Manchester By the Sea (2016) February 3, 2017
Written & directed by Kenneth Lonergan
3 1/2 stars (out of 4)
What sad lives these characters live. This makes it all the more amusing to believe that some have described this film as one of the funniest that deal with grief. To a certain extent, I somewhat agree because there are certain moments that give out a chuckle or two. However, this isn’t the sort of black comedy with laugh-out loud moments, but more of an intimate, well-made character portrait of a tortured soul with a dark past.
The film stars Casey Affleck (in a master class performance likely to win the Oscar for Best Actor) as Lee Chandler, a reserved, moody handyman living in Quincy, Massachusetts. One day, Lee gets word that his brother, Joe (Kyle Chandler), has just died of a heart attack. To his surprise, Lee finds out Joe appointed him as guardian to his 16-year-old son, Patrick (a terrific Lucas Hedges). Through flashbacks in between the present, we learn more about Lee and life with his family as he lived in Manchester. Fishing trips with Lee, Joe and Patrick were more frequent as they joked around and had a good time. Lee was married to Randi (Michelle Williams, stunning and heartbreaking), as they resided at Manchester with two baby daughters. Then tragedy hits, a cloak of horrors and tribulations that covers Lee’s beams of happiness (the details of which I do not dare spoil here).
The scene described above is one of two in the film that certainly hit hard emotionally. Director and writer Lonergan expertly constructs these crucial scenes with sure-shot direction and aids them with a quietly devastating screenplay. As I mentioned earlier, this film can be considered a comedy-drama, but I would argue it definitely pertains more to the latter than the former. Lonergan goes right for the jugular on these poignant moments, and he usually hits the mark. My only complaint with the film is Lonergan’s tendency to add too many slow-paced scenes, which he probably intended on including to create moments of silence with a meaning. By this, I mean that they serve for a particular dramatic effect that usually a stinging dialogue interchange or a plot scene with action would accomplish. I believe silence in films should be to create some sort of growing feeling like intensity or desperation. Here, it seems they only serve to show the audience the depression of Lee Chandler and what he normally does on a daily basis when not awkwardly interacting with other people.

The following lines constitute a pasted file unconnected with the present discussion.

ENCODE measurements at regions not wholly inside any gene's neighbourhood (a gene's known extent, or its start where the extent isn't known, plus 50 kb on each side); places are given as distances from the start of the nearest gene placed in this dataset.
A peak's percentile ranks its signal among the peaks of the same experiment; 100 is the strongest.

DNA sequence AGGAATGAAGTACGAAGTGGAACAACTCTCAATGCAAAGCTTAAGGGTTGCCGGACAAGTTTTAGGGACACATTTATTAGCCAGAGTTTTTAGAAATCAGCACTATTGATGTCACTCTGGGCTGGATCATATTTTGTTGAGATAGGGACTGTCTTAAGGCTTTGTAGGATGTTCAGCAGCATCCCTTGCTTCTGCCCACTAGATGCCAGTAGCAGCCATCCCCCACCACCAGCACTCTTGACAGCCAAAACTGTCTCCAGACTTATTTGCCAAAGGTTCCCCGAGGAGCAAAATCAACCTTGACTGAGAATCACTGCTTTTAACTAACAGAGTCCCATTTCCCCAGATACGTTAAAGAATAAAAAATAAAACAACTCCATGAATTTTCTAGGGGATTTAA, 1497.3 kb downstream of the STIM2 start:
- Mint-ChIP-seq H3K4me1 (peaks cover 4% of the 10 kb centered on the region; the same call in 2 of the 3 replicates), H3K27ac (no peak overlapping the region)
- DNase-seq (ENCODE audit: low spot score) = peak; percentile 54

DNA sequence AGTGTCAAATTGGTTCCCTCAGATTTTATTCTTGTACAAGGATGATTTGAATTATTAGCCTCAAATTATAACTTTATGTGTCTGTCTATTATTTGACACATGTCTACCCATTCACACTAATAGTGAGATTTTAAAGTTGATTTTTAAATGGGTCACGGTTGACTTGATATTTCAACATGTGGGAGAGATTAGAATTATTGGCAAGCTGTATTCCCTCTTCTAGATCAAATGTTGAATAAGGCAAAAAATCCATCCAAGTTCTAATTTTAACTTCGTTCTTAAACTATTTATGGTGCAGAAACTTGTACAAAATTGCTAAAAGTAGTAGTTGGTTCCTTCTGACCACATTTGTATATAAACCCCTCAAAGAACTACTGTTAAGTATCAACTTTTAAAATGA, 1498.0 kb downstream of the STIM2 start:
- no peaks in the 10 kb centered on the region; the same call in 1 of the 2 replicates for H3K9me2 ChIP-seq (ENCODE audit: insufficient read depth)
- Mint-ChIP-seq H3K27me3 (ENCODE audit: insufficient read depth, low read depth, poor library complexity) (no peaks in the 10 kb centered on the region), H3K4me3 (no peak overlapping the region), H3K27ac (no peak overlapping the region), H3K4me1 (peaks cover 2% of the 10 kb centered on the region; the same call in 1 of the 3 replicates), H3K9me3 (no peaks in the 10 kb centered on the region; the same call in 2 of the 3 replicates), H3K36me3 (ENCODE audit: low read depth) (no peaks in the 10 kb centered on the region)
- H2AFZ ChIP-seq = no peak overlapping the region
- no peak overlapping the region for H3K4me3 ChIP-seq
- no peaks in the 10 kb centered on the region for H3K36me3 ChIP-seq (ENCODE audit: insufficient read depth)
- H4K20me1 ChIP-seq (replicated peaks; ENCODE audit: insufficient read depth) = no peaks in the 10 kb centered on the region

Still, the film works due to Lonergan’s wonder of a screenplay and the fantastic performances all around. The entire cast do themselves proud, especially Affleck who portrays a man of sorrow and despair surrounded by others who genuinely care for his well-being. Williams and Hedges are both equally arresting, drawing the viewer into their search for helping Lee.
Manchester By the Sea is the kind of film one would expect during awards season, around the November-January mark. This isn’t the type of exhilarating picture one may expect from recent films such as Rogue One: A Star Wars Story and Hacksaw Ridge. This is a more demanding and deeper experience, and it is truly a rewarding one by the time the film ends. Lonergan’s Manchester By the Sea is a truly original, sometimes-sluggish but overall great work of drama with bruising emotion.